Very sorry to hear about all of your medical problems but very happy for you to have been able to watch your children grow up and develop into their teen years and hopefully you will be able to enjoy many more years with them.

      As Gail indicated, a DNR order is quite different from euthanasia. It is allowing nature to take its course. I believe in that. My husband and I both have ours along with our living wills.

      Hospices are wonderful places at the end of life. Those who work in that setting do everything possible to lessen pain and make the patients as comfortable as possible. They also help the friends and relatives of the patient understand the dying process.

      Oftentimes dying can be quite peaceful if allowed to progress in a natural manner. I was holding my mother's hand as she passed into her next life back in January of 2010. She was only in hospice for less than 24 hours after being transferred there from ICU following surgery.

      End of life decisions while not easy should be thought about and discussed ahead of time with family members. It is a part of life, after all.

      May God bless you! This was a thoughtful and well written hub.

    • DanaTeresa profile image

      Dana Strang 4 years ago from Ohio

      BEAUTIFUL. You have presented this in a heartfelt, intelligent, and thought-provoking way. Reading this I found myself wavering back and forth on the topic. I think to live or die is a very personal decision that comes down to quality of life. There are times when I think euthanasia is the best option, and times when I think it is just a tired person giving up. It is hard to say where to draw that line. I know it is a decision I hope I never have to make for someone...... You have a lot of courage to write this. Thank you for sharing it with us.

    • ananceleste profile image
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      Anan Celeste 4 years ago from California

      Dear bac2basics;

      The entiendo. I am so sorry for your loss.That was an act of love. I have chills, and feel humbled by your experience. That is why they call it the good death. I'am not brave, I just don't understand why some people like Andrew,the guy from the documentary ,would rushed into it. I have been sick for years, frustrated and sometimes get tired of the ordeal. But in the same token, I got to see my children grow up. To me is worth all the suffering in the world. It gave me time to prepare, to accept, to make amends and to realize how precious life can be. When the time comes, like you said death is inevitable so I think I deserve to go peacefully. Without pain. Is fair; isn't it? Blessings my dear.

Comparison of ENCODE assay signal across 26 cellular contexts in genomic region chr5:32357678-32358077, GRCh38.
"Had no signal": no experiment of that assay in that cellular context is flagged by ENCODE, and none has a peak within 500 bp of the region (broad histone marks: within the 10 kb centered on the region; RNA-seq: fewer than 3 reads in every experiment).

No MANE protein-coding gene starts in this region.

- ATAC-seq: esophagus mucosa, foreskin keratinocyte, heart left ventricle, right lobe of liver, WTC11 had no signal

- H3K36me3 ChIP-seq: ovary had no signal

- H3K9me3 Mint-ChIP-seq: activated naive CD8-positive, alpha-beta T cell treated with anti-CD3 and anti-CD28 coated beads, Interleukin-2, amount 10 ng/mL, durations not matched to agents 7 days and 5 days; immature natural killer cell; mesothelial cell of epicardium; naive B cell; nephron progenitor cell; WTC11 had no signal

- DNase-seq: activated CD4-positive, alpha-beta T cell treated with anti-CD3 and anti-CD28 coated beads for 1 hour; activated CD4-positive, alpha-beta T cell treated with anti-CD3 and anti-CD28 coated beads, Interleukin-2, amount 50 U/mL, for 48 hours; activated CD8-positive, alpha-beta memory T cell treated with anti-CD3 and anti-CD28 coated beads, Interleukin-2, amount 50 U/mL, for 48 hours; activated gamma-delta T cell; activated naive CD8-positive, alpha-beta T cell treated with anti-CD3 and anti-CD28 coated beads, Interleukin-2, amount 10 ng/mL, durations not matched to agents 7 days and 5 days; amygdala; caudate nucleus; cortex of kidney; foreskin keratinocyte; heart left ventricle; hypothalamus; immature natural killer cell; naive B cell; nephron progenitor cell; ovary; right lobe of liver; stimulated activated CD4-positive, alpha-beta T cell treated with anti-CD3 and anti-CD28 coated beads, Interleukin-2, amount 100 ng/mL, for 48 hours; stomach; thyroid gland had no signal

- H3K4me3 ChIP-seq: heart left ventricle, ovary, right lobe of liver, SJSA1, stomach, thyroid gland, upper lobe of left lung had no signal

• bac2basics profile image

      Anne 4 years ago from Spain

      Dear ananceleste.

      Your bravery and optimism shines through in this hub, and your compassion for others too.

      I strongly feel that Euthanasia should be an option for those who wish to end their suffering. My husband died from cancer 9 years ago now. Right at the very end when death was imminent anyway I was asked to give permission to put him on a morphine pump. He had already slipped into a coma and death was only hours away. A young doctor took me into an office and I had to sign a document to give my permission for this to happen ( we live in Spain so maybe it´s normal practice here) The doctor explained very kindly and gently what would happen, the drugs would eventually stop his heart, but at this point in time it would make his last hours more comfortable and easier for him and it was not being done just to free up a bed etc, death was coming and this would make it easier for my loved one. I had promised my Hearty that I would not let him suffer as his own Mother had done when she died from cancer , it was one of his greatest fears, and so I gave my consent. If this isn´t classed as euthanasia I don´t know how else it can be classified, and it happens all the time in hospitals and hospices, my point is why leave it until the person is actually dying ? If that person requests it sooner to end his or her suffering and pain it should be theirs by right.

    • ananceleste profile image
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      Anan Celeste 4 years ago from California

      Hi JamiJay!